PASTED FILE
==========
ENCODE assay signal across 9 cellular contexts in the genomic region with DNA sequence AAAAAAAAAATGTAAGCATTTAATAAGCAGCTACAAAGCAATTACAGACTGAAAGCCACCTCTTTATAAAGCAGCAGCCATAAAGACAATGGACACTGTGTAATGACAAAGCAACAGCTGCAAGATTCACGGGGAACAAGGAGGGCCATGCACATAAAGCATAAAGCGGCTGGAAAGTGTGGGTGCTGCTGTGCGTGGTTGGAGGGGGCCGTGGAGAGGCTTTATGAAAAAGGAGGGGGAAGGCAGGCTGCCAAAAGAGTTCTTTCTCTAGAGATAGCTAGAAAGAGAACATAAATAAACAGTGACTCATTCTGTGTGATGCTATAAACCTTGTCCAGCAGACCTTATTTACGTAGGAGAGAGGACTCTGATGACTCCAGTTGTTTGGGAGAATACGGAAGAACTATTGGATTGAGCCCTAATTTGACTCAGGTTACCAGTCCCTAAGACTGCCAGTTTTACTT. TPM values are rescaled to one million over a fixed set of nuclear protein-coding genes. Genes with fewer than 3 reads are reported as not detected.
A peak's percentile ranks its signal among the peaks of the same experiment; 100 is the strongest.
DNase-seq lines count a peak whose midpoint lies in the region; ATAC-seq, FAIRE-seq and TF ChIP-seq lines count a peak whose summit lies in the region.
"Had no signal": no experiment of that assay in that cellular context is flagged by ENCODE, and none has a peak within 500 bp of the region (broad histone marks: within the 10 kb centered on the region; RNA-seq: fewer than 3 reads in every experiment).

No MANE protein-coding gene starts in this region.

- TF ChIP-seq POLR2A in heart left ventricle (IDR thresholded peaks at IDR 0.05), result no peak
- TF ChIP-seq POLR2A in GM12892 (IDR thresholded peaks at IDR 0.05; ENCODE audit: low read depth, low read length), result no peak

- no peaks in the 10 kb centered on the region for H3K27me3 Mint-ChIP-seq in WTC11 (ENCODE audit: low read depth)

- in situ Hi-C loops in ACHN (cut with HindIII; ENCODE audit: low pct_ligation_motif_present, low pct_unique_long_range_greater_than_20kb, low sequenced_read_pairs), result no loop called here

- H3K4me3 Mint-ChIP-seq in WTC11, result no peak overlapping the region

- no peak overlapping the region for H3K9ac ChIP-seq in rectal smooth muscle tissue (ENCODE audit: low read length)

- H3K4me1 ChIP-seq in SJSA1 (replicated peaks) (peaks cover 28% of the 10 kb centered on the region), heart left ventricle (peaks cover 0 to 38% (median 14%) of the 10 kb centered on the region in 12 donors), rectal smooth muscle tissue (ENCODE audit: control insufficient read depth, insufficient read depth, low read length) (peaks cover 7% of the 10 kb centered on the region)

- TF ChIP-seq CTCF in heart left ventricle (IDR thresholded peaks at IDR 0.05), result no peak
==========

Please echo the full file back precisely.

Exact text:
ENCODE assay signal across 9 cellular contexts in the genomic region with DNA sequence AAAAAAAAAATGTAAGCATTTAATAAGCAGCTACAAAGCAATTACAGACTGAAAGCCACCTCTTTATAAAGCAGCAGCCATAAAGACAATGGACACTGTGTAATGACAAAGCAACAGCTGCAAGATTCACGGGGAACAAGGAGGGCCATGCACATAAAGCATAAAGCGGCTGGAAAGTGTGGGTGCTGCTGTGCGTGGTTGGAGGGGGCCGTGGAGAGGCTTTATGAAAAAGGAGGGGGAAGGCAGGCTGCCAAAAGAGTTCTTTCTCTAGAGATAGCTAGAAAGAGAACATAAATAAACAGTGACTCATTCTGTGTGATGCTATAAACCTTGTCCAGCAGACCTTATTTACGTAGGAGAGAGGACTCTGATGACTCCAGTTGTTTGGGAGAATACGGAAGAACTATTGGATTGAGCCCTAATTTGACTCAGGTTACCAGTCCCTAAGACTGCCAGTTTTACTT. TPM values are rescaled to one million over a fixed set of nuclear protein-coding genes. Genes with fewer than 3 reads are reported as not detected.
A peak's percentile ranks its signal among the peaks of the same experiment; 100 is the strongest.
DNase-seq lines count a peak whose midpoint lies in the region; ATAC-seq, FAIRE-seq and TF ChIP-seq lines count a peak whose summit lies in the region.
"Had no signal": no experiment of that assay in that cellular context is flagged by ENCODE, and none has a peak within 500 bp of the region (broad histone marks: within the 10 kb centered on the region; RNA-seq: fewer than 3 reads in every experiment).

No MANE protein-coding gene starts in this region.

- TF ChIP-seq POLR2A in heart left ventricle (IDR thresholded peaks at IDR 0.05), result no peak
- TF ChIP-seq POLR2A in GM12892 (IDR thresholded peaks at IDR 0.05; ENCODE audit: low read depth, low read length), result no peak

- no peaks in the 10 kb centered on the region for H3K27me3 Mint-ChIP-seq in WTC11 (ENCODE audit: low read depth)

- in situ Hi-C loops in ACHN (cut with HindIII; ENCODE audit: low pct_ligation_motif_present, low pct_unique_long_range_greater_than_20kb, low sequenced_read_pairs), result no loop called here

- H3K4me3 Mint-ChIP-seq in WTC11, result no peak overlapping the region

- no peak overlapping the region for H3K9ac ChIP-seq in rectal smooth muscle tissue (ENCODE audit: low read length)

- H3K4me1 ChIP-seq in SJSA1 (replicated peaks) (peaks cover 28% of the 10 kb centered on the region), heart left ventricle (peaks cover 0 to 38% (median 14%) of the 10 kb centered on the region in 12 donors), rectal smooth muscle tissue (ENCODE audit: control insufficient read depth, insufficient read depth, low read length) (peaks cover 7% of the 10 kb centered on the region)

- TF ChIP-seq CTCF in heart left ventricle (IDR thresholded peaks at IDR 0.05), result no peak